Yes, it’s nice to indulge in the fancy pastry creations of Delifrance and The French Baker but for Filipinos, there’s nothing like starting your morning with the good ‘ol pandesal baked fresh right in your neighborhood, peddled by the bread boy in his ‘potpot’ (beep beep) bicycle. In my case, I get my pandesal fix straight from a neighborhood bakery.
The original pandesal, influenced by the Spanish was lean bread flavored with salt baked in the floors of a wood-fired oven. This is according to Ginny Roces de Guzman in her Rogue Magazine article. Today, with modern baking innovations taking place, the pandesal is mass produced to serve more people creating bustling business for bakeries.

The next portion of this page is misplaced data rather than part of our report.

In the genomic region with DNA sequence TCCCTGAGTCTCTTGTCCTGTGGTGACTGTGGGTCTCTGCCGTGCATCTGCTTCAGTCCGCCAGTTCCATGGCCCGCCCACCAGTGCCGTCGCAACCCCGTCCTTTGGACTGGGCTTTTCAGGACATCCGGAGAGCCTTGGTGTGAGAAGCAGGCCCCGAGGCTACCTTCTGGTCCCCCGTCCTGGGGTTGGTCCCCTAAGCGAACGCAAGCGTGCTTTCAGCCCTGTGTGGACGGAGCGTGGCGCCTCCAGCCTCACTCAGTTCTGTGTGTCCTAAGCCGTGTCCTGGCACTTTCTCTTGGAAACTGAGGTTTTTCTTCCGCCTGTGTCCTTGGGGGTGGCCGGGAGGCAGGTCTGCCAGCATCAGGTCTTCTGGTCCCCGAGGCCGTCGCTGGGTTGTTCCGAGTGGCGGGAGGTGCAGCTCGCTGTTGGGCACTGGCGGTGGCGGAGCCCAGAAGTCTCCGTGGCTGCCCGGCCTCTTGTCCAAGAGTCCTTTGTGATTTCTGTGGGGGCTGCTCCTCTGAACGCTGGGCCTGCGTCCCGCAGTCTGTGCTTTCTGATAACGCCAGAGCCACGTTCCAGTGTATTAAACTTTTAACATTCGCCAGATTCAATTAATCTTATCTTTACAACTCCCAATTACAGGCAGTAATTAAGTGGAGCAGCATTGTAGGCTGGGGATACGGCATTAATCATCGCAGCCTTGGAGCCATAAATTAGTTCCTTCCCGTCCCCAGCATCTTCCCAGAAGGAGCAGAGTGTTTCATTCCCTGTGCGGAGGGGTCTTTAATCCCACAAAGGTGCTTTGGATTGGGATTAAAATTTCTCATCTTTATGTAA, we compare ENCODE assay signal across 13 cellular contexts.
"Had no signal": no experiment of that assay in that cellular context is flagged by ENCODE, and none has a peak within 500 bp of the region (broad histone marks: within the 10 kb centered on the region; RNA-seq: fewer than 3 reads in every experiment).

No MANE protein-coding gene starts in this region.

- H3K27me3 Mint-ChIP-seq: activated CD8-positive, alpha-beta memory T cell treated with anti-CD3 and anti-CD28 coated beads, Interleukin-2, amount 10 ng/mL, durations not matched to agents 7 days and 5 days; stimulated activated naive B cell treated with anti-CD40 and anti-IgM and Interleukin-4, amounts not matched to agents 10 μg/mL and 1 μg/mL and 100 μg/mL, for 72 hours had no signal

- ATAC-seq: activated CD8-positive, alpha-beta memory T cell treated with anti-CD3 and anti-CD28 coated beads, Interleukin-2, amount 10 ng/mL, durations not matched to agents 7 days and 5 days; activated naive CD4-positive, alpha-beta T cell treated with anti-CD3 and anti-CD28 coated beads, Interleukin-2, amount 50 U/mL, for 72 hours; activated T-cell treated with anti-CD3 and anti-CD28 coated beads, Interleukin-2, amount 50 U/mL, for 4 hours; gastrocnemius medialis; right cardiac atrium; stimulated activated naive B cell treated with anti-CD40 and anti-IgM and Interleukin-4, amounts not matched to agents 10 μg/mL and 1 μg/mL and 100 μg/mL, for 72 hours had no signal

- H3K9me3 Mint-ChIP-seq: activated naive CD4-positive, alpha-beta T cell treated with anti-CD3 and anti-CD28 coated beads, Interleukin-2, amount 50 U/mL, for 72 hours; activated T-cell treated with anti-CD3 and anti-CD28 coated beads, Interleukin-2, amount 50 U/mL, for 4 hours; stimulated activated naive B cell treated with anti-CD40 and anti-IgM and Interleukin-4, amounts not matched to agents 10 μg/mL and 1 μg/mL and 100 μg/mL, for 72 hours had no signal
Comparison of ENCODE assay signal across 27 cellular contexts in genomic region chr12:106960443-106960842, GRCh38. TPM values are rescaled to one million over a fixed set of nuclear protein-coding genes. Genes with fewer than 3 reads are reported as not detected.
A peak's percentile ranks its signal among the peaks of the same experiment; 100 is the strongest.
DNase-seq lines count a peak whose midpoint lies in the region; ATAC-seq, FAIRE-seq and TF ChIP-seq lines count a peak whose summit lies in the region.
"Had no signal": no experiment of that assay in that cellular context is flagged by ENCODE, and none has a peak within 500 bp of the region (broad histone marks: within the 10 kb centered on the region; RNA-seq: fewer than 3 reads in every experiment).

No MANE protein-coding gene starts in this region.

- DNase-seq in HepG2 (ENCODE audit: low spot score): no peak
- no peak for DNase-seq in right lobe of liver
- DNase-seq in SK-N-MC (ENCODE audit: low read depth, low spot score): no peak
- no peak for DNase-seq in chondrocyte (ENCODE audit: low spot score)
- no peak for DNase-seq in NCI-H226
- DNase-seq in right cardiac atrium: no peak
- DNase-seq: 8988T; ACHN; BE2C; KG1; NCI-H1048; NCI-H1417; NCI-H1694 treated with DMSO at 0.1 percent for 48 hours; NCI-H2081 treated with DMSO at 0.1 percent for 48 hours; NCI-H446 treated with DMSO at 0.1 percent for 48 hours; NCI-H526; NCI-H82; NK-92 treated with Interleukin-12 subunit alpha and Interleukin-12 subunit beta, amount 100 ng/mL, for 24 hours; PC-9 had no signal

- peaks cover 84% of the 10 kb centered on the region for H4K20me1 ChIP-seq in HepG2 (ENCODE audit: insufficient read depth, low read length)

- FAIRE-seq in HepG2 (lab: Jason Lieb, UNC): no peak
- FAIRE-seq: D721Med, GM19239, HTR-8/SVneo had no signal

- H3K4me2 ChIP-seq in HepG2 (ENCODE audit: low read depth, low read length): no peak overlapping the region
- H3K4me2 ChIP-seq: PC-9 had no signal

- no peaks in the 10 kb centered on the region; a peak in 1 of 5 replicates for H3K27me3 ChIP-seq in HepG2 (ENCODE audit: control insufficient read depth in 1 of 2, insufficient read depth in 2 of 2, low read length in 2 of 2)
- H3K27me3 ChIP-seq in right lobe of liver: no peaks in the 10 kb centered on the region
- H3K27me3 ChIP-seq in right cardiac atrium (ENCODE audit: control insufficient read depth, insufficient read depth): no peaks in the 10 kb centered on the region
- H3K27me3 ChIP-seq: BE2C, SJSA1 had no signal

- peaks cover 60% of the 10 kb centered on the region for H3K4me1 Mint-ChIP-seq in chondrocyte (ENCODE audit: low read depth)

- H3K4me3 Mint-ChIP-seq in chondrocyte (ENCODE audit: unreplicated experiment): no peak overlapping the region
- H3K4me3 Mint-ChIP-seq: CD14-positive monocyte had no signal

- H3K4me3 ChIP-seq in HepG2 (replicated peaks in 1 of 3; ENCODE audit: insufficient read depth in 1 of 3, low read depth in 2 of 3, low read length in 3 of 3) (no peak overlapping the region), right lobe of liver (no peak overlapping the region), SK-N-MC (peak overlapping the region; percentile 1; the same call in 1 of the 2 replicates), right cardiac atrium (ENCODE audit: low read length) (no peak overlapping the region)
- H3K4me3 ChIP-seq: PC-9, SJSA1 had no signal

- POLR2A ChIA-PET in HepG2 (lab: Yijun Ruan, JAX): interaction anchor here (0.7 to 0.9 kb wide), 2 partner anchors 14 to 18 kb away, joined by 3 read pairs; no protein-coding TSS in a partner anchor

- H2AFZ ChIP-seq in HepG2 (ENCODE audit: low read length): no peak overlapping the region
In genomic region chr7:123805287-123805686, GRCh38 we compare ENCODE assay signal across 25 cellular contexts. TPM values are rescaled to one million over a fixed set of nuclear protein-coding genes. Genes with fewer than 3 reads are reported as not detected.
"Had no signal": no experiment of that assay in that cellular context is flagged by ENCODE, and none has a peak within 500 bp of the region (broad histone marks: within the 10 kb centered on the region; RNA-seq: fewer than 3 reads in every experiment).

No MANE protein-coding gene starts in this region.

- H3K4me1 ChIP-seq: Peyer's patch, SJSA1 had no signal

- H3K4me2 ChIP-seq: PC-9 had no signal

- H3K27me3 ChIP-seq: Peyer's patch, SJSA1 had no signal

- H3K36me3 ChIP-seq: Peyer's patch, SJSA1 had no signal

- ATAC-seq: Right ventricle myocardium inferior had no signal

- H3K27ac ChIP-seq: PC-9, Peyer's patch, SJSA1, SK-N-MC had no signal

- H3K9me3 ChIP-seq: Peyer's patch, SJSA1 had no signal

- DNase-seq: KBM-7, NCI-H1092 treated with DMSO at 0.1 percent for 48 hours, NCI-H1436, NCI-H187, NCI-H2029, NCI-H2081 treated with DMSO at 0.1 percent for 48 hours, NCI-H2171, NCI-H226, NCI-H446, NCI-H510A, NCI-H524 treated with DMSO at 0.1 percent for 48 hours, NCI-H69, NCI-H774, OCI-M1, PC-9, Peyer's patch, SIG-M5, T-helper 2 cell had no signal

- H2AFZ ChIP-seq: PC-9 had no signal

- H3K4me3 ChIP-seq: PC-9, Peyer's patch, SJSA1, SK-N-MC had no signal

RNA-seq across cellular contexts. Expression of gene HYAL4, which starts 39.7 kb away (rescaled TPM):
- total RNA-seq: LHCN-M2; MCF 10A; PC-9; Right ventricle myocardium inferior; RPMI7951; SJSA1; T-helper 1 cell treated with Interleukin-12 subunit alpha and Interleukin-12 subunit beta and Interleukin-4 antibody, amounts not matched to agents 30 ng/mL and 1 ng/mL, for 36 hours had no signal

Thank God for small, neighborhood bakeries who still get it right. A small bakery discreetly opened in our community without any hoopla. It didn’t even have a signage on its shop! All that called our attention was the bright yellow paint of its facade that seemingly popped out in of the pavements all of a sudden. With its quiet birth, people in the neighborhood flocked to the bakery from 5 AM to 7 AM to bring home freshly baked goodies for breakfast.
Yesterday, I went to the bakery for the first time this year, I held the brown paper filled with sweet smelling pandesal and traditional ensaimada. It was a sign that I’m back to our daily routine, more than ready to start the new year.